Kicking Horses

Kicking horses can present a real danger to those around them. Let me start this by saying that the horse has a God given right to protect himself. No horse just sets out to kick people. There is a troubled spot somewhere that the horse needs help with. Some kicking horses need to have a lot of work done around their legs whether its with a rope or flag. They need this chance to get used to some things. In other words, be desensitized so they can understand that they're going to be okay. It’s our responsibility to take care of this from the start.

There are other horses out there that have trouble with people being visible in one eye, and then showing up in the other. What some would call “changing eyes” When their head and neck are straightforward, horses have a blind spot directly behind there tail. Some have to really be worked with to feel okay about a person being in their right eye, and then “snap” in their left. Once again this is our job and can be taken care of in our groundwork. You’ll notice, sometimes when you’re getting the hindquarters on a horse, he’ll jump a little bit when he sees you out of the opposite eye. This exercise is really good about helping with that.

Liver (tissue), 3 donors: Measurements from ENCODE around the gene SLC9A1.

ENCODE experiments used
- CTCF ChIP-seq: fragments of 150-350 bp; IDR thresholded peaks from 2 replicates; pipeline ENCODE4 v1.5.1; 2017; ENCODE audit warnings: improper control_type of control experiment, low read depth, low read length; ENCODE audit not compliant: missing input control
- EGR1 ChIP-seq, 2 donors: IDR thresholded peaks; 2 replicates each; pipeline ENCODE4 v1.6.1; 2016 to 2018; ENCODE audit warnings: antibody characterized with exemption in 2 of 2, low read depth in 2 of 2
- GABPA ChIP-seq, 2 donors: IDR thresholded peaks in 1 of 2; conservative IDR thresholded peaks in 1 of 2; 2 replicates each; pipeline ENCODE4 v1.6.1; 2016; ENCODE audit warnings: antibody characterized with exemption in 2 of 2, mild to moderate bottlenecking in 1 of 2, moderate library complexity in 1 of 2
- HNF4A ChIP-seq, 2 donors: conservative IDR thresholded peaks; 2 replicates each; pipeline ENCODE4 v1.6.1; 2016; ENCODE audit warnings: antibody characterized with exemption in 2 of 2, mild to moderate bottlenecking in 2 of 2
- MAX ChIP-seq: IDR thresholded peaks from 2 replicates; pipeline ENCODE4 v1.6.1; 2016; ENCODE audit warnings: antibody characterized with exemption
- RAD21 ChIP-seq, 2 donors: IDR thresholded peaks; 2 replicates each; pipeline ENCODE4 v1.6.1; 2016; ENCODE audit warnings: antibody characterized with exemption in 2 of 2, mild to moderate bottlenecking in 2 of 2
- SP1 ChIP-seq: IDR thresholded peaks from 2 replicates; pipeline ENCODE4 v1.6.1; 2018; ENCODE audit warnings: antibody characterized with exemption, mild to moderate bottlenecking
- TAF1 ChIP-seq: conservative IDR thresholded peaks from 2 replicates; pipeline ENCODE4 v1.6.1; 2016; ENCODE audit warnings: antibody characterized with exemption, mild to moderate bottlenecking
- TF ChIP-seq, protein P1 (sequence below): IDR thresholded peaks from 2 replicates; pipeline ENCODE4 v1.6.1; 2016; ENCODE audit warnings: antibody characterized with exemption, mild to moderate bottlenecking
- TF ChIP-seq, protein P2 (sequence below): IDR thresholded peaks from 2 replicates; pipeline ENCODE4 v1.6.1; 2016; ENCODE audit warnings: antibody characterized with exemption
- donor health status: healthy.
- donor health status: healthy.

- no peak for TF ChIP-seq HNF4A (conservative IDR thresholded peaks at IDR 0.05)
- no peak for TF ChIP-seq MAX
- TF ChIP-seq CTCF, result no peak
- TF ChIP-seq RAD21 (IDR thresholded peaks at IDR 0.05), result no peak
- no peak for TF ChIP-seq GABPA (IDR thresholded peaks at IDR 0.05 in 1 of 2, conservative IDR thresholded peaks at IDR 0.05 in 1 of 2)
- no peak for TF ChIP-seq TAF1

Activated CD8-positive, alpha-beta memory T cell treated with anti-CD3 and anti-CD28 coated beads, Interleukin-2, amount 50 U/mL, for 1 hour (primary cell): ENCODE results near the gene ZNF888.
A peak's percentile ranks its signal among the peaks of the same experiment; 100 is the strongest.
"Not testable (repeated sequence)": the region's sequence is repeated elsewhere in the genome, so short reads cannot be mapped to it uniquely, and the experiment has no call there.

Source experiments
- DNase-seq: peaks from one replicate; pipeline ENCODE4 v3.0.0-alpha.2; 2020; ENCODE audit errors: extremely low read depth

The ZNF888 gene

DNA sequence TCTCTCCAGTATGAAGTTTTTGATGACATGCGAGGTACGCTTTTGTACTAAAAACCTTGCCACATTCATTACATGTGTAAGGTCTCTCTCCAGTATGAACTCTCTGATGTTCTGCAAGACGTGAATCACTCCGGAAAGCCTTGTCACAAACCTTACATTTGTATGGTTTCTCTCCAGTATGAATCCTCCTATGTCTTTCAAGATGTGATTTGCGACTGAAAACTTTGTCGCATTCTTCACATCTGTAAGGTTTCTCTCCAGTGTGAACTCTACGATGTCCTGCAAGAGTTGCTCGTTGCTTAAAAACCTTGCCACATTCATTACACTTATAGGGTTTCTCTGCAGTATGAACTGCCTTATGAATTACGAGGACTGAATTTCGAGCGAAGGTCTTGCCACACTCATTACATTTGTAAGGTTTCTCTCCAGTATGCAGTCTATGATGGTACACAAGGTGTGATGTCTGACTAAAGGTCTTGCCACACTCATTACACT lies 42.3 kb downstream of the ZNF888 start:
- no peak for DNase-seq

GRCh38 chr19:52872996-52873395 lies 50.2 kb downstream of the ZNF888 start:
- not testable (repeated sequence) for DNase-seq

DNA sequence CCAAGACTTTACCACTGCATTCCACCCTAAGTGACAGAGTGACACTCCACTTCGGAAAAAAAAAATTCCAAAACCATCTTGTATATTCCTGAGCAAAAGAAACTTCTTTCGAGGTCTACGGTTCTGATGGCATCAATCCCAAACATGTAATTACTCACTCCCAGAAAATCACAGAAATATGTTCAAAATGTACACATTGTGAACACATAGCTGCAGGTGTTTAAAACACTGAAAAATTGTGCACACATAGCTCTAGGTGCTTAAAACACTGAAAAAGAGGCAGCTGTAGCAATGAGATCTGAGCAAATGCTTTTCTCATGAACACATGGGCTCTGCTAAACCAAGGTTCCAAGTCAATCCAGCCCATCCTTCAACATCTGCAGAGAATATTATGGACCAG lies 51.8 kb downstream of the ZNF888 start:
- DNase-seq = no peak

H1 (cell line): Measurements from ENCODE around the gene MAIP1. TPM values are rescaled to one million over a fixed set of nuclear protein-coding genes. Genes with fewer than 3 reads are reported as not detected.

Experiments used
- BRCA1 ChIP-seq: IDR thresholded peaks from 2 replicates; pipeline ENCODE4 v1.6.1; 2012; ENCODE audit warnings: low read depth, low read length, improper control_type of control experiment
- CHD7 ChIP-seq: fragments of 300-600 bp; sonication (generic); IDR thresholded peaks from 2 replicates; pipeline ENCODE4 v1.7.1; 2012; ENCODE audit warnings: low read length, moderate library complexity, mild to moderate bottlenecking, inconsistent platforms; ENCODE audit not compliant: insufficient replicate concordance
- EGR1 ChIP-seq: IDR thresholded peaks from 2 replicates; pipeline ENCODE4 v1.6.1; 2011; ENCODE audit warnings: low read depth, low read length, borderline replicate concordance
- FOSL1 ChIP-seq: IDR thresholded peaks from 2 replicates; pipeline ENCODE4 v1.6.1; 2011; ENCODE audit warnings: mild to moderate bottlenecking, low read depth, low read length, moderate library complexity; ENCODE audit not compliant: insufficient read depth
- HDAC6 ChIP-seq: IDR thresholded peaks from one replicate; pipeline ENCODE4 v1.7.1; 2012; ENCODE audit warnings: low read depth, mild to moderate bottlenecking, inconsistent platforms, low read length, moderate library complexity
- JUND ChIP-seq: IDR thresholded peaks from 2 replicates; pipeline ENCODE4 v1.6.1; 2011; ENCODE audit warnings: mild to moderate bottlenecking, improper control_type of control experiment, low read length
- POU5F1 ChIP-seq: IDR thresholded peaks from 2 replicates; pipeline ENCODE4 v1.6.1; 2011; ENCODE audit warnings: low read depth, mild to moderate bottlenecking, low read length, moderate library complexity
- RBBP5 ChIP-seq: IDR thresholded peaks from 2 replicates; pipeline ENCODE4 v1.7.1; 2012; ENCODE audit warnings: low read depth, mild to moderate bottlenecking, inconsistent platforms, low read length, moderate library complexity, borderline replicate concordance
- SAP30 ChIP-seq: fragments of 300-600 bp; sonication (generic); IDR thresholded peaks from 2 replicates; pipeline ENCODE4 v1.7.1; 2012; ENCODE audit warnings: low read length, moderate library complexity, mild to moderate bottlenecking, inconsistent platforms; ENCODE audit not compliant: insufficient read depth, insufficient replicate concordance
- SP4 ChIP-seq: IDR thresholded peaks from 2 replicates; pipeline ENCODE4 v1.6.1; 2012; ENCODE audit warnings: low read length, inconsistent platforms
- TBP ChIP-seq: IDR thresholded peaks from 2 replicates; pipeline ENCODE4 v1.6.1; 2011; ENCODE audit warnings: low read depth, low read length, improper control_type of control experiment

Another common thing I see people do is startle their horses. For example, I used to have a cow horse that I had owned from a colt. Anyone, adult, or child, could ride him and get the job done. (I had to sell old “cracker” to get an engagement ring.) The lady that bought him promptly got rid of him. When I went to find out why, she let it be known that he was a kicker. The actual facts where this – she came up behind him while his head was down in the trough. He was eating and she gave him a good pat on the butt. He was startled and the self-preservation in him said “kick,” so he kicked her. We need to use our heads around horses. Let them know we’re there and this kind of thing won’t happen – or you can let the horse tell you about this and it won’t take but once.

Below are some things I recommend for helping the horse become used to you being around his hindquarters and touching his legs.

These exercises are all explained in detail in the pages linked above

For questions or comments about kicking horses, please contact us.

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